greenmtnman

Fishing Report

9 posts in this topic

Well, since there is no report in this section I'll just start one.

I fished a little bit last week in Acadia National Park.

I fished the small cove up the road from Otter Cove on the Park Loop road in the national park. It has a rocky beach area, can't remember the name. I think we fished there 3 days for probably 3.5 hours total. Tried some shrimp for a bit the first time, lost something that seemed sizable, snapped my line immediately (was fishing with light action 8lb test). So I switched to my surf lure rod with 15lb braid. But shrimp was a hassle and we kept getting caught on the rocks and kelp so we switched.

Switched to lures and between me and my *new* wife (this was the honeymoon), we caught 6 Pollock ranging from about 6"-10" on blue and silver kastmasters, and 1 on a gold cabelas spoon. She caught 3 in about 30min and really enjoyed it.

Also fished Schooner Head for approximately 45min while waiting for dinner reservations. Last cast caught a 12" Pollock on a 3/4 oz blue and silver kastmaster.

The most frustrating part of the trip was the 45min I spent fishing at the Otter Cove bridge on the Park Loop Rd. There were at least 30-40, 10-20", schooling Atlantic Mackerel hitting the surface and swimming against the outgoing tide under and around the bridge. I threw everything I had at them- spoons of every color imaginable, storm swim shad, tubes, a gold deep water jig, a rapala (impossible in the current), a bucktail, and even a big bass worm. I had a couple of them pick up a kastmaster, but I don't know what the problem was- I just couldn't get a hook up. I think they were just hitting it and not really trying to go for it. Wife got sick of standing there and so we moved on.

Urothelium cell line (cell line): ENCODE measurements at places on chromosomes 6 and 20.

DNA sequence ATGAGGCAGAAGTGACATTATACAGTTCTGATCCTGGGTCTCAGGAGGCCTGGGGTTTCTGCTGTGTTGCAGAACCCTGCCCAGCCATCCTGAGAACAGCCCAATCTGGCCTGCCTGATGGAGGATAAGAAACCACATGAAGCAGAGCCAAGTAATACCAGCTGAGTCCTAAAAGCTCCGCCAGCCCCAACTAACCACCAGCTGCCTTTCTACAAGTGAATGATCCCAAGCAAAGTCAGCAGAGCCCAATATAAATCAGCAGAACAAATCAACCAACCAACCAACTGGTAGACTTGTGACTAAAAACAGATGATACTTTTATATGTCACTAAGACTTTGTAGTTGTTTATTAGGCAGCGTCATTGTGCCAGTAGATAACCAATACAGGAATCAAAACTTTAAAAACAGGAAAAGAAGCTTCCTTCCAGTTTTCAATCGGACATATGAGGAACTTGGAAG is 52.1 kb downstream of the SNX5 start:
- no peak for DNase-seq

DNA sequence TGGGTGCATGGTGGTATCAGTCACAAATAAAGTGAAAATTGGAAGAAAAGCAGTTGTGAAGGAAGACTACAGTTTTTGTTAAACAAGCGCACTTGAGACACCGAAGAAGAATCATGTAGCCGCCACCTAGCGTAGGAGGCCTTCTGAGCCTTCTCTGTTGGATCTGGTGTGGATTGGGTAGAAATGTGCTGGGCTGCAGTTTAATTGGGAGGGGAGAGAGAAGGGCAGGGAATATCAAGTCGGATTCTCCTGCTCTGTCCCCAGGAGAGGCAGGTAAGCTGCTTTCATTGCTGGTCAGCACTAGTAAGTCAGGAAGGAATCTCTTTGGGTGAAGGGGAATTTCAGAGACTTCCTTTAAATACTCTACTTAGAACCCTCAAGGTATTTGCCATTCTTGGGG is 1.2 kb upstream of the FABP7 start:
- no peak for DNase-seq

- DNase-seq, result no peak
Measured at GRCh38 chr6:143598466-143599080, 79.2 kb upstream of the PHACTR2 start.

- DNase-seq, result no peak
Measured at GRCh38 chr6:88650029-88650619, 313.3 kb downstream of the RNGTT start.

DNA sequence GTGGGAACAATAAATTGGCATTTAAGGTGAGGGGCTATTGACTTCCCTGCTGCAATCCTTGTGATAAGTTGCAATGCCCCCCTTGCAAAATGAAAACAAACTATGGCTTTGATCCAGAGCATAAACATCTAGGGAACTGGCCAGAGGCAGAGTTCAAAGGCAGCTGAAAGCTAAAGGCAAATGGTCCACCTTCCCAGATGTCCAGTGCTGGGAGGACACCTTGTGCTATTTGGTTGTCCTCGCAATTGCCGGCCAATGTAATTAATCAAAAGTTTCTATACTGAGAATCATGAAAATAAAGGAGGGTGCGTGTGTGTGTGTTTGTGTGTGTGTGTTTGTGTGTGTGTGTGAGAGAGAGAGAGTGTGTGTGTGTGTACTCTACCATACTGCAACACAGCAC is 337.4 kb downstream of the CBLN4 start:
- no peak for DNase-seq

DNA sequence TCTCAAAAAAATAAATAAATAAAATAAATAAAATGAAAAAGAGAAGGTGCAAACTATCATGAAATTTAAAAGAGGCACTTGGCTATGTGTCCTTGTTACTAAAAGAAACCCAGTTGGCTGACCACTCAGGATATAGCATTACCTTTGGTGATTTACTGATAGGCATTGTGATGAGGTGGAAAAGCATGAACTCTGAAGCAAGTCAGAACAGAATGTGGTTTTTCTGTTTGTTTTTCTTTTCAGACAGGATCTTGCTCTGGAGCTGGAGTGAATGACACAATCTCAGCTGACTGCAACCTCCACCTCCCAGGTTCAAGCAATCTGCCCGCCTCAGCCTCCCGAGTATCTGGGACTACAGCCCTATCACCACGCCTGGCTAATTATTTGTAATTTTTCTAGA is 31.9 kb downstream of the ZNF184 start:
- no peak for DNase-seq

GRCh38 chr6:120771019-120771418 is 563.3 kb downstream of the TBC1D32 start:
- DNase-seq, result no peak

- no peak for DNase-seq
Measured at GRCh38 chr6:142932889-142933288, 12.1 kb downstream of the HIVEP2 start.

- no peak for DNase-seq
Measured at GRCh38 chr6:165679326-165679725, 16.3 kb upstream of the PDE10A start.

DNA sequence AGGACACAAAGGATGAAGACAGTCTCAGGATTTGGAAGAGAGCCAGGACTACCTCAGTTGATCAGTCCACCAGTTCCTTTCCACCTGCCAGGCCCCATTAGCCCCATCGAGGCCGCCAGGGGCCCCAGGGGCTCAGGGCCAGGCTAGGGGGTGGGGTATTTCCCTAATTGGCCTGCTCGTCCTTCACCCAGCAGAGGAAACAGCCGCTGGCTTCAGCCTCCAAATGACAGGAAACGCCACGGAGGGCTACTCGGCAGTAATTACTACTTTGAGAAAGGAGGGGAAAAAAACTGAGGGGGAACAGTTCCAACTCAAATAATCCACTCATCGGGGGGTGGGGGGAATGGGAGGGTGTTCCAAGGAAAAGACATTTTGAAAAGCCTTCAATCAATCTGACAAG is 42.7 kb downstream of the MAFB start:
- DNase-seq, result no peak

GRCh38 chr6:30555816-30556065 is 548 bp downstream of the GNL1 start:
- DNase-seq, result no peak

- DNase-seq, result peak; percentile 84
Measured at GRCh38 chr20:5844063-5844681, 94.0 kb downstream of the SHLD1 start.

Talked to Capt. John of the LuLu lobster boat very briefly about fishing after the lobster boat tour we did. He said it really sucks. He said the stripers ARE there, it's just really hard to find them (and we were there too early). He said there used to a fair number of flounder, dogfish, wolffish, and couple of other species but because of overfishing of many species, the small amount of fish available to catch is now really really scarce. He said it's made the lobstering better, but he said he'd really like to see the fish return, "it'd make it harder on us, but if that means getting the fish back, so be it".

It was good to wet a line, and get the gear warmed up again for our trip to <acronym title="Outer Banks">OBX</acronym> in 2 weeks.

Also fished for 3.5 hours in Rockport, <acronym title="Massachusetts">MA</acronym> on our way home. Had 1 pick-up but didn't feel very big, and lost it almost immediately (10seconds?). Fished Halibut Point St. Park, and around the little downtown area of Rockport. Saw a GIANT eel (3ft+) swimming around in the quarry of the Park. Wife insisted that I should NOT catch it, and because it was getting dark and I didn't have a <acronym title="Massachusetts">MA</acronym> freshwater licence I resisted. Barely.

I'll post some pictures of the Pollock and the ridiculous surf fishing conditions in Acadia when I get time this weekend- there was no sandy beach fishing on this trip!

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Sounds like a nice trip thanx for the report can't wait to see the pics!

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Nice report, looks like a great trip.

I hope the best to you and you Wife!!!

Good luck on OBX

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Nice fisihing spot!! Looks like NOT easy rocks.

Great pictures.

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great pics, at least you had fun..

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Man, those rocks look like they would eat you up and toss you in.

Glad you were safe....

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It was certainly not for the weak! I'm pretty confident on the rocks having grown up in New England- but a couple of times the waves got pretty close and it does get your heart racing if you're not paying attention.

Here's a couple more pictures, the first is from the top of Champlain Mountain, the best hike we did by far.

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